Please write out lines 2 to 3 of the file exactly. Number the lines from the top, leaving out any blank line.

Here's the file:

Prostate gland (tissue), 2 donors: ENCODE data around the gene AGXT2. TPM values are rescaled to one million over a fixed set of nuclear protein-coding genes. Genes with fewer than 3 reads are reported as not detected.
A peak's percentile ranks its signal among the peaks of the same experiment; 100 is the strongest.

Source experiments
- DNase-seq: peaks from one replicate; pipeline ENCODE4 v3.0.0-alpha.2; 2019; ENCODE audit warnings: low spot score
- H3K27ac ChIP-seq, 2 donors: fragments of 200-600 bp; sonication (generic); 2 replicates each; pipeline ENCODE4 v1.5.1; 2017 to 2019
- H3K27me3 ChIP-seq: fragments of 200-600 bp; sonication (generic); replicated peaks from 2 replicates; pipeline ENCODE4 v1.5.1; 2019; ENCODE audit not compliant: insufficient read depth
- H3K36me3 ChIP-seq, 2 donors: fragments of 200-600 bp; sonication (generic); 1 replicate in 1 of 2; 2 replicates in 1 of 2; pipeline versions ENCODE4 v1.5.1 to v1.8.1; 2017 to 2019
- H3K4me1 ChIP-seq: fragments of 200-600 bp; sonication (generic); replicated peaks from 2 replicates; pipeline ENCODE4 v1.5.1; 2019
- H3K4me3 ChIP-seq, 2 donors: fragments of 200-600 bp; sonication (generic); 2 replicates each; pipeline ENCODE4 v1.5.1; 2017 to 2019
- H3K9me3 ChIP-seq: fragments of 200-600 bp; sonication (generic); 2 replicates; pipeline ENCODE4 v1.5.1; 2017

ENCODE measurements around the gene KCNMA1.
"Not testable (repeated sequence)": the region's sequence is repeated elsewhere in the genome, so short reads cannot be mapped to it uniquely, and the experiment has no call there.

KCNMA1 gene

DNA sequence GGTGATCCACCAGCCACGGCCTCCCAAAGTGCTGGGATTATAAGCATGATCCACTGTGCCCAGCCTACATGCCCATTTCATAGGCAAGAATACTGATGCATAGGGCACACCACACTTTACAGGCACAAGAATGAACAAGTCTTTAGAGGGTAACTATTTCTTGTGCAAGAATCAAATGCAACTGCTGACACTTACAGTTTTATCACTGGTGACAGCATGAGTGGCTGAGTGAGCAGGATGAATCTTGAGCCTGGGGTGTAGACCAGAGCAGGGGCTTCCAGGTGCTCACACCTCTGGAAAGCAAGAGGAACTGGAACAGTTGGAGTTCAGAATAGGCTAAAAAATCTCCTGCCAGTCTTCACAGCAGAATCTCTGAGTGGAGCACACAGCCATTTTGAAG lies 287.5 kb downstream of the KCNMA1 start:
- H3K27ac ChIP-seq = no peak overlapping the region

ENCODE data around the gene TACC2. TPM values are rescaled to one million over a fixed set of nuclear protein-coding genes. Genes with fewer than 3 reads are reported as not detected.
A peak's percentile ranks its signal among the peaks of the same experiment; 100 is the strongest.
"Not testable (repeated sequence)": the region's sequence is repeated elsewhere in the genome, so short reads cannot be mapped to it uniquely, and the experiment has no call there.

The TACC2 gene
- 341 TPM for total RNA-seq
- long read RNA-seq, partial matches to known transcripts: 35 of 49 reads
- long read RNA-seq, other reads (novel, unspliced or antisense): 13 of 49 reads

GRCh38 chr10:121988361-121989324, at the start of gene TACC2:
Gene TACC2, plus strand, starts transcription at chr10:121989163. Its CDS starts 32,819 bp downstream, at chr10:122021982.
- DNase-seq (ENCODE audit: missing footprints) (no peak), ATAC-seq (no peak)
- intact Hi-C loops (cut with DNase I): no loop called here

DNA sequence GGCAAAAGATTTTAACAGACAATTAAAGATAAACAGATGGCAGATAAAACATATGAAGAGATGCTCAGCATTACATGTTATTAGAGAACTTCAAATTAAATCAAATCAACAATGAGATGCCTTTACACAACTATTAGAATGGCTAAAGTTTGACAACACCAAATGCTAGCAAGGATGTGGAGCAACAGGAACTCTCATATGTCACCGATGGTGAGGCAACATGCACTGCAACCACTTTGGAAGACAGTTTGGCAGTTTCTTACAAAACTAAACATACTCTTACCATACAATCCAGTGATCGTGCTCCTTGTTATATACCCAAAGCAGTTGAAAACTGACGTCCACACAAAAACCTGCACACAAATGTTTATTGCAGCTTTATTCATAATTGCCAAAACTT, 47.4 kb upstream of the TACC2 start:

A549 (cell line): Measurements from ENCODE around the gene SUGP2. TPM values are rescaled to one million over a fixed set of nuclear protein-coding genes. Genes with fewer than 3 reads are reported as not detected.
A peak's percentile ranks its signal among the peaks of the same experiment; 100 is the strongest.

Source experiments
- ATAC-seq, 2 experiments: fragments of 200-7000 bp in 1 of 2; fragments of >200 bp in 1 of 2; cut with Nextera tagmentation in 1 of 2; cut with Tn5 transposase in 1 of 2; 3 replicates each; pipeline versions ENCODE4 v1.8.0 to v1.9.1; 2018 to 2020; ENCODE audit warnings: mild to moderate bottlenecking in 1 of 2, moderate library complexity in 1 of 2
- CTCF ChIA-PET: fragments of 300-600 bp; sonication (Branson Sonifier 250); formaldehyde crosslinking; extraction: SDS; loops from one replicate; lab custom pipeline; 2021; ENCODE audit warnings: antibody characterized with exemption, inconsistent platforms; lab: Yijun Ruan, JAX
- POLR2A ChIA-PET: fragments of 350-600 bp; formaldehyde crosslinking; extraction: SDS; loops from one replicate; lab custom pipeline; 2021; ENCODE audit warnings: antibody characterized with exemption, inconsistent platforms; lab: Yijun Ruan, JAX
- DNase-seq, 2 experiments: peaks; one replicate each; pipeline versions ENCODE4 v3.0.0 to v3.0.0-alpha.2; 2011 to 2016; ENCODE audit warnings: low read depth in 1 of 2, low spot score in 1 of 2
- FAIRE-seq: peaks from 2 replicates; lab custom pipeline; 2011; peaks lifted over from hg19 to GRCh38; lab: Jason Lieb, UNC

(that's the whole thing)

A peak's percentile ranks its signal among the peaks of the same experiment; 100 is the strongest.

Source experiments